MATERIAL, MATERIAL, MATERIAL….
Repeat this to yourself because it should be a critical factor in the design process of your metal part. Take a proactive approach to material selection with Ultra on your next project and minimize delays, costs, and stress. In this blog, we will only address a single aspect of selecting the right material since it is such a complex topic. New information on material selection will come in future blogs so keep an eye on Ultra’s website.
Readily Available Material – If you have a better understanding of this term it will provide an easier design-to-production process.
Readily Available Material can be purchased in varying quantities for regular gauge thicknesses, normally stocked grades, and normally stocked tempers. This material can be easily determined by what the majority of the larger OEM’s are requiring throughout the United States.
Utilizing a material that has physical characteristics outside of the normal ASTM and ANSI standards can lead to ordering the material in a mill run. Mill runs are special order and may only be available in specified increments, such as 10,000 lbs. with a red metal or 40,000 lbs. with carbon steel. Be aware that if required to purchase a large amount of a mill run material you need to consider your metal part’s life cycle as volumes tend to decrease over time. And it is no surprise that mill run material will drive up your costs.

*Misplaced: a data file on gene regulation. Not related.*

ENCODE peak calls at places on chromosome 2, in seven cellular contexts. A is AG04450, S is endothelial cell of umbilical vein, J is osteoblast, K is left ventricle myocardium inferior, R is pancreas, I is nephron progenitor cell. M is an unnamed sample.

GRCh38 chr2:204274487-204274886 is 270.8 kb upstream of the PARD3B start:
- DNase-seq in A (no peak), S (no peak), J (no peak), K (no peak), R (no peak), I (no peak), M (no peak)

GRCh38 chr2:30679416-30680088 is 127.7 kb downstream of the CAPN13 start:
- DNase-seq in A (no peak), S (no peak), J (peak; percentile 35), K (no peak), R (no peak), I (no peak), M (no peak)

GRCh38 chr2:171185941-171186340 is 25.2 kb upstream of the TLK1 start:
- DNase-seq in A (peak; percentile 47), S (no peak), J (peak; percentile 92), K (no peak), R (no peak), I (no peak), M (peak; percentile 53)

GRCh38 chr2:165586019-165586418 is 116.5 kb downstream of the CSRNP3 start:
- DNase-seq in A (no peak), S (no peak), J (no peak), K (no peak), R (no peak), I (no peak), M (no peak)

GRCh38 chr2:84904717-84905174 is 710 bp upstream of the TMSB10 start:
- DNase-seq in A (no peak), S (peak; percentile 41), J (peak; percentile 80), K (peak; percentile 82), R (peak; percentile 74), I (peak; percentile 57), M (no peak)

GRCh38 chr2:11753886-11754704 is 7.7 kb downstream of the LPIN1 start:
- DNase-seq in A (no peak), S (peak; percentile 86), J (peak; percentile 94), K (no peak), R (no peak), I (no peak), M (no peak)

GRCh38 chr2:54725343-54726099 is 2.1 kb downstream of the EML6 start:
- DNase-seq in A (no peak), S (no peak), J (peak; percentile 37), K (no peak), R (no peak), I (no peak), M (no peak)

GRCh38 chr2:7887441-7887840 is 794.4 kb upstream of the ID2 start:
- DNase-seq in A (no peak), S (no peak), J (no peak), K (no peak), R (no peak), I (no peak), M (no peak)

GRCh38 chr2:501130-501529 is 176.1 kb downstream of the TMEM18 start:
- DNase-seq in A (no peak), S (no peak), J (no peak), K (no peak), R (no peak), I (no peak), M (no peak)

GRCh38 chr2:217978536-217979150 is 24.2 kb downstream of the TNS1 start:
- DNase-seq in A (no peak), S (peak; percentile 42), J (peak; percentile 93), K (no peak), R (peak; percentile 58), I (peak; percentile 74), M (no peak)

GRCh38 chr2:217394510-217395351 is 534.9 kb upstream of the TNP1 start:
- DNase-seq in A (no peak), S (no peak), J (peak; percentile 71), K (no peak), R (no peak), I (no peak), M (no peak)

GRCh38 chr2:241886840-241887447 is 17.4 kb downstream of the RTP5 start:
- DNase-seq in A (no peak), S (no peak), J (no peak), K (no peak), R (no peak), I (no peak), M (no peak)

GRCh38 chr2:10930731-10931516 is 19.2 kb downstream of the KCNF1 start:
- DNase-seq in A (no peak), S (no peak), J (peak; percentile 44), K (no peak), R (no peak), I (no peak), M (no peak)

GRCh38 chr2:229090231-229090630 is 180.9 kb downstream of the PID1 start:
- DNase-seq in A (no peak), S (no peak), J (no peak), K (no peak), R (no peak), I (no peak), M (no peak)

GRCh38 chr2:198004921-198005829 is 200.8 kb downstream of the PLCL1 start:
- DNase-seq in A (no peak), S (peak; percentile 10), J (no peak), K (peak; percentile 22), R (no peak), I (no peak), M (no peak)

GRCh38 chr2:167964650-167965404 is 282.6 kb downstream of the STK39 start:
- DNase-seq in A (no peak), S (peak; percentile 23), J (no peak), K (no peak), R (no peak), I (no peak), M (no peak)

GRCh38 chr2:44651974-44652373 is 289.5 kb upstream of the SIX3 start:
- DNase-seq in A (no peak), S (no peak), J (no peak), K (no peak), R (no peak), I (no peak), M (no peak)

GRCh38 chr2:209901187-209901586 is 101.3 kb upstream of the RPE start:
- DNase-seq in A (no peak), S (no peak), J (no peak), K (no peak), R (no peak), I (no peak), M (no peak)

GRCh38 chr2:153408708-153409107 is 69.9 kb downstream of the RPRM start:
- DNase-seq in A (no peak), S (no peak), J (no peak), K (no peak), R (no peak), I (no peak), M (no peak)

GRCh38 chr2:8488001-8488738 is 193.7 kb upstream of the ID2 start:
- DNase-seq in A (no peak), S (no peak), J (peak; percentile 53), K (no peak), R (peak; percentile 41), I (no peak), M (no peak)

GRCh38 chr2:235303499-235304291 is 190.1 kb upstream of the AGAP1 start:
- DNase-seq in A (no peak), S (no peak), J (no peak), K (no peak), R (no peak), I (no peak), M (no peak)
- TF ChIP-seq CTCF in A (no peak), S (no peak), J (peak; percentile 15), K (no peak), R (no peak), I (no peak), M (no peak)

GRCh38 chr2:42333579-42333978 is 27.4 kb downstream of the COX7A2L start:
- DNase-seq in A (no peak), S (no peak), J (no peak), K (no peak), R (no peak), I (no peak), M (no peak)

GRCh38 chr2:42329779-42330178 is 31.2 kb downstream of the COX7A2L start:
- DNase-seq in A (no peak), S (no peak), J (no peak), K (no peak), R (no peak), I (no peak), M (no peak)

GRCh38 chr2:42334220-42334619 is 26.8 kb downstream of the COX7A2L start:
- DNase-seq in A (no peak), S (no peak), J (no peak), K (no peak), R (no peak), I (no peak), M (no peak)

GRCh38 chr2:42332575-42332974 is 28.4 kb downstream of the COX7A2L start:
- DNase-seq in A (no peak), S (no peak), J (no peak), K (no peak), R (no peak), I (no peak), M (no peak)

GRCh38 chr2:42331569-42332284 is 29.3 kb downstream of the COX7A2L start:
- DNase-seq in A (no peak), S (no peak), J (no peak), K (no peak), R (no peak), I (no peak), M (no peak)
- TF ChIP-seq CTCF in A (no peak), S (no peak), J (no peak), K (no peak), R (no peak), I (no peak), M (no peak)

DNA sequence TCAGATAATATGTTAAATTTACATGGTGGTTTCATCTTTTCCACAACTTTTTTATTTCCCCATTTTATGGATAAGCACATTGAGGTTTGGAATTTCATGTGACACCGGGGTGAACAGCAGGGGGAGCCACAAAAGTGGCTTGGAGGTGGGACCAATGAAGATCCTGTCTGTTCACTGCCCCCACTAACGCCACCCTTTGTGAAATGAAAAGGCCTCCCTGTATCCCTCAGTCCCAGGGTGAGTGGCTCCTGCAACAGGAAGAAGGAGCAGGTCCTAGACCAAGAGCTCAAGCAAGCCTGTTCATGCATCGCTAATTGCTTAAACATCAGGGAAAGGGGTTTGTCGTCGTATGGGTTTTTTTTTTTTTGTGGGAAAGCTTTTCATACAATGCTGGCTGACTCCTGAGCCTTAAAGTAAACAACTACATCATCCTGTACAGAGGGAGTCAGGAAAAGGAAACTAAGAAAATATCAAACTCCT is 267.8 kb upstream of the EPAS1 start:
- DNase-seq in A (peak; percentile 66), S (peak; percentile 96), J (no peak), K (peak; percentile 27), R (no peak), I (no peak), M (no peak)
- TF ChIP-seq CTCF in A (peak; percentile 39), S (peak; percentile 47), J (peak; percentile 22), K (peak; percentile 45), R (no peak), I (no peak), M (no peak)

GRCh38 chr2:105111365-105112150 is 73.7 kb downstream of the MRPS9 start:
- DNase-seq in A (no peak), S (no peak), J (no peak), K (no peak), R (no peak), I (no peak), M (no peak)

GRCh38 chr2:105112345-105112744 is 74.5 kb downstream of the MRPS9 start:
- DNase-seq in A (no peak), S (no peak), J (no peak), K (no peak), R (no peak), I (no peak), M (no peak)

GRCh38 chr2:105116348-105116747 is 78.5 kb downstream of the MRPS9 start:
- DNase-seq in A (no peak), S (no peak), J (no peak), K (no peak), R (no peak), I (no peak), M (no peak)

Scenario 1: Submit your finalized design print to Ultra for our experienced Estimating Team – Matt, Ken & Justin, to review. You learn that your selected material is unavailable or too costly. Design modifications might be required to adapt for a new material with different physical characteristics such as gauge thickness. This can delay project deadlines, push back production start dates and lead to a rushed decision that finds you selecting a material that is of lesser quality and more costly.
Scenario 2 (THE BETTER CHOICE): Contact our Estimating Team during the early stages of designing your metal part. This provides the opportunity to make changes to either the material selected based on availability or the part’s design before features and specifications are finalized.